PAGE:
It was late May when I got an email from cousin Fred that outlined extensive changes he wanted to make to the script. And they were very, very substantive, involving not only revision of dialog, but plot and character as well.
I wanted to keep Fred as director because I was comfortable with him and trusted his experience. To lose him would be a setback to the film as well as to my psychology at this point.
With his notes, I went through the script, making those changes I felt would not impact negatively on the film. In the end, there were too few of his suggestions that I could accept. I sent the script back to him with a reminder that he’d come on as director with the understanding that the script was locked.
Then I got a call from him that broke my heart. He said his suggested changes were imperative, was adamant that the script was horribly deficient, and said it had taken him until now to realize it. If I were unwilling to accept his changes, he was no longer interested in directing it. And so we parted ways.
This event was seminal. I realized that I was so confident in the screenplay that I was willing to part with Fred rather than change it. Also, losing him was so sorrowful to me that it would inure me to losing any other staff on the film at any later point. My commitment to the script had been sorely tested by his challenge and criticism, and my conviction was reinforced.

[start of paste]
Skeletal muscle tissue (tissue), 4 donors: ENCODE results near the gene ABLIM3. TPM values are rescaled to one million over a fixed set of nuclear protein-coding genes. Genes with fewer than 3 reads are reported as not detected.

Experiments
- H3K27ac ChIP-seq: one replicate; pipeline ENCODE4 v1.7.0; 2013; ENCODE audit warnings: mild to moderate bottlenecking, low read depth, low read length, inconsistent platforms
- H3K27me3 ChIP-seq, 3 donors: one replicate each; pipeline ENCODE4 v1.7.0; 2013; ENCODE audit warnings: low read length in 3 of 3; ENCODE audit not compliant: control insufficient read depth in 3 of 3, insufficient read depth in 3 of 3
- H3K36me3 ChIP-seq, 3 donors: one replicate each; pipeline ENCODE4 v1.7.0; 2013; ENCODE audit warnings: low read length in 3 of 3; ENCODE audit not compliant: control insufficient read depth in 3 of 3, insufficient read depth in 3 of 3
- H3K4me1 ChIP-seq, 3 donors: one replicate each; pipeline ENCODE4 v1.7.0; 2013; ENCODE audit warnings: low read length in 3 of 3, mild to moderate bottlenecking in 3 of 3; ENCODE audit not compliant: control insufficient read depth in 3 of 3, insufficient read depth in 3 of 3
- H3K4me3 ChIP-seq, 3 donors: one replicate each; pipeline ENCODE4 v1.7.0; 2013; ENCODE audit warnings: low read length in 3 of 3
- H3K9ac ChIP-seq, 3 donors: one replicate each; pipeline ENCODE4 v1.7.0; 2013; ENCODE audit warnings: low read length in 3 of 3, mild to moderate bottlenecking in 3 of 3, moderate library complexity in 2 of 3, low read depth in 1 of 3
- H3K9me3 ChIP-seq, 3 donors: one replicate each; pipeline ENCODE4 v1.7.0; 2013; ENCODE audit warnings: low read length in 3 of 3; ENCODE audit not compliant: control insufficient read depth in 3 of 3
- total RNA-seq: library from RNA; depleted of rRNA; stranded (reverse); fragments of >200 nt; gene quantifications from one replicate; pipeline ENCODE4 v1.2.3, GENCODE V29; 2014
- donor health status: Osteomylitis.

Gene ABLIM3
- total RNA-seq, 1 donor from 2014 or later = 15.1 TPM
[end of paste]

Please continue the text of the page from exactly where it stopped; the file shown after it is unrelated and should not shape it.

Angel was a big help to me in coping with my loss of Fred. His attitude was that “these things happen on a film” and you have to just keep moving onward. He immediately set to finding another director. He had several resumes and talked to me about some of the prospects. One that interested us a lot was Roger Lindley.
Roger lived in Amarillo and had some interesting directing experience. We decided to have him read the script. Then we had a telephone conference call in mid June. When I told Roger that the script was locked, he said he was not interested. Angel and I went back to the prospects list.
Unexpectedly, Roger called me with a proposal. He would make revisions he’d like to make to the script, I would review them to see what I could accept, then we’d talk. Neither of us would be under any obligation. It was a no-lose proposition.
Roger’s suggestions were mostly acceptable to me. I liked his approach and his enthusiasm for the project. And I had a good feeling about him as a person; I simply liked him. It was wonderful to have found such a promising director within only a few weeks of losing Fred.
We three decided to hold auditions starting in mid July. In the interim, Roger and I would trade a number of thoughts on the script as we tweaked and reached a closer understanding with one another on the project.